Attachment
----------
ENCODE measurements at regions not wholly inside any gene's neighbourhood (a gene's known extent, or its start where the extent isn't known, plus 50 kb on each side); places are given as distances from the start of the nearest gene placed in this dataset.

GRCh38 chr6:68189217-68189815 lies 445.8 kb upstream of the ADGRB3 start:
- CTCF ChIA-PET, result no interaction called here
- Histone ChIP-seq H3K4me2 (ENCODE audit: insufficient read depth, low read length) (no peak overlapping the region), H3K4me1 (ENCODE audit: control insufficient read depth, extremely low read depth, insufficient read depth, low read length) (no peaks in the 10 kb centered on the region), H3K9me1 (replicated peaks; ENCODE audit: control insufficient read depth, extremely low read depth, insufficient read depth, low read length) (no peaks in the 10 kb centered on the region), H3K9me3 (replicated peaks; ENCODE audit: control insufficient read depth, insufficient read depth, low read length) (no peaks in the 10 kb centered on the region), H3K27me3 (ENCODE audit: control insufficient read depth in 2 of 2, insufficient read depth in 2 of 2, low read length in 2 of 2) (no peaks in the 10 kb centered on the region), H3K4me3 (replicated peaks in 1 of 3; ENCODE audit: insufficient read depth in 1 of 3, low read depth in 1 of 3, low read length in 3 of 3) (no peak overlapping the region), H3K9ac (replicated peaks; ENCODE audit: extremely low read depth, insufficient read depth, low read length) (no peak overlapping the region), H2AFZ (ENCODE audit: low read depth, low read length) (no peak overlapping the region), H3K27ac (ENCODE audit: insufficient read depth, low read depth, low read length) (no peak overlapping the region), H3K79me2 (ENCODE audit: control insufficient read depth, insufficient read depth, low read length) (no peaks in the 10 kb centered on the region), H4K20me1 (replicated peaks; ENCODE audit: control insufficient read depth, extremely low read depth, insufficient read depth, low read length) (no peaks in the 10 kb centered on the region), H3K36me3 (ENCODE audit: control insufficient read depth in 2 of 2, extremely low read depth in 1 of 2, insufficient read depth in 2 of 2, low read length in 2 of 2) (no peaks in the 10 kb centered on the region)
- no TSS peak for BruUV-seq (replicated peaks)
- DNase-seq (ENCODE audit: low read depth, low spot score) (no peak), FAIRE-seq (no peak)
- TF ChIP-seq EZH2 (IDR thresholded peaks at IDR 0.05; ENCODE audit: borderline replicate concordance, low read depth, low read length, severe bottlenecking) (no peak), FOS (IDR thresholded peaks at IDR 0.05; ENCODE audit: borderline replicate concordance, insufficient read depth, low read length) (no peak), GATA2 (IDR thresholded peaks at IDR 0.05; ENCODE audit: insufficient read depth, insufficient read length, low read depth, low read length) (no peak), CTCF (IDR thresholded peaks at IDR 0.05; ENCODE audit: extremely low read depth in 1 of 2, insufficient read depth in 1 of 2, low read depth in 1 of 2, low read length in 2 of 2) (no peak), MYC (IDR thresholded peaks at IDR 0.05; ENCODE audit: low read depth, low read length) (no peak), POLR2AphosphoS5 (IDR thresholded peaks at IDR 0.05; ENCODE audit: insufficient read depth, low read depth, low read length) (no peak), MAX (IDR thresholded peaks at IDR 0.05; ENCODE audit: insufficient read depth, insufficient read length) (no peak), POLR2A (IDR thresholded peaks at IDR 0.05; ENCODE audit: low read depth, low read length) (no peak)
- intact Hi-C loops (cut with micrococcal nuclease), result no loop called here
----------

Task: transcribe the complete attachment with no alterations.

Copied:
ENCODE measurements at regions not wholly inside any gene's neighbourhood (a gene's known extent, or its start where the extent isn't known, plus 50 kb on each side); places are given as distances from the start of the nearest gene placed in this dataset.

GRCh38 chr6:68189217-68189815 lies 445.8 kb upstream of the ADGRB3 start:
- CTCF ChIA-PET, result no interaction called here
- Histone ChIP-seq H3K4me2 (ENCODE audit: insufficient read depth, low read length) (no peak overlapping the region), H3K4me1 (ENCODE audit: control insufficient read depth, extremely low read depth, insufficient read depth, low read length) (no peaks in the 10 kb centered on the region), H3K9me1 (replicated peaks; ENCODE audit: control insufficient read depth, extremely low read depth, insufficient read depth, low read length) (no peaks in the 10 kb centered on the region), H3K9me3 (replicated peaks; ENCODE audit: control insufficient read depth, insufficient read depth, low read length) (no peaks in the 10 kb centered on the region), H3K27me3 (ENCODE audit: control insufficient read depth in 2 of 2, insufficient read depth in 2 of 2, low read length in 2 of 2) (no peaks in the 10 kb centered on the region), H3K4me3 (replicated peaks in 1 of 3; ENCODE audit: insufficient read depth in 1 of 3, low read depth in 1 of 3, low read length in 3 of 3) (no peak overlapping the region), H3K9ac (replicated peaks; ENCODE audit: extremely low read depth, insufficient read depth, low read length) (no peak overlapping the region), H2AFZ (ENCODE audit: low read depth, low read length) (no peak overlapping the region), H3K27ac (ENCODE audit: insufficient read depth, low read depth, low read length) (no peak overlapping the region), H3K79me2 (ENCODE audit: control insufficient read depth, insufficient read depth, low read length) (no peaks in the 10 kb centered on the region), H4K20me1 (replicated peaks; ENCODE audit: control insufficient read depth, extremely low read depth, insufficient read depth, low read length) (no peaks in the 10 kb centered on the region), H3K36me3 (ENCODE audit: control insufficient read depth in 2 of 2, extremely low read depth in 1 of 2, insufficient read depth in 2 of 2, low read length in 2 of 2) (no peaks in the 10 kb centered on the region)
- no TSS peak for BruUV-seq (replicated peaks)
- DNase-seq (ENCODE audit: low read depth, low spot score) (no peak), FAIRE-seq (no peak)
- TF ChIP-seq EZH2 (IDR thresholded peaks at IDR 0.05; ENCODE audit: borderline replicate concordance, low read depth, low read length, severe bottlenecking) (no peak), FOS (IDR thresholded peaks at IDR 0.05; ENCODE audit: borderline replicate concordance, insufficient read depth, low read length) (no peak), GATA2 (IDR thresholded peaks at IDR 0.05; ENCODE audit: insufficient read depth, insufficient read length, low read depth, low read length) (no peak), CTCF (IDR thresholded peaks at IDR 0.05; ENCODE audit: extremely low read depth in 1 of 2, insufficient read depth in 1 of 2, low read depth in 1 of 2, low read length in 2 of 2) (no peak), MYC (IDR thresholded peaks at IDR 0.05; ENCODE audit: low read depth, low read length) (no peak), POLR2AphosphoS5 (IDR thresholded peaks at IDR 0.05; ENCODE audit: insufficient read depth, low read depth, low read length) (no peak), MAX (IDR thresholded peaks at IDR 0.05; ENCODE audit: insufficient read depth, insufficient read length) (no peak), POLR2A (IDR thresholded peaks at IDR 0.05; ENCODE audit: low read depth, low read length) (no peak)
- intact Hi-C loops (cut with micrococcal nuclease), result no loop called here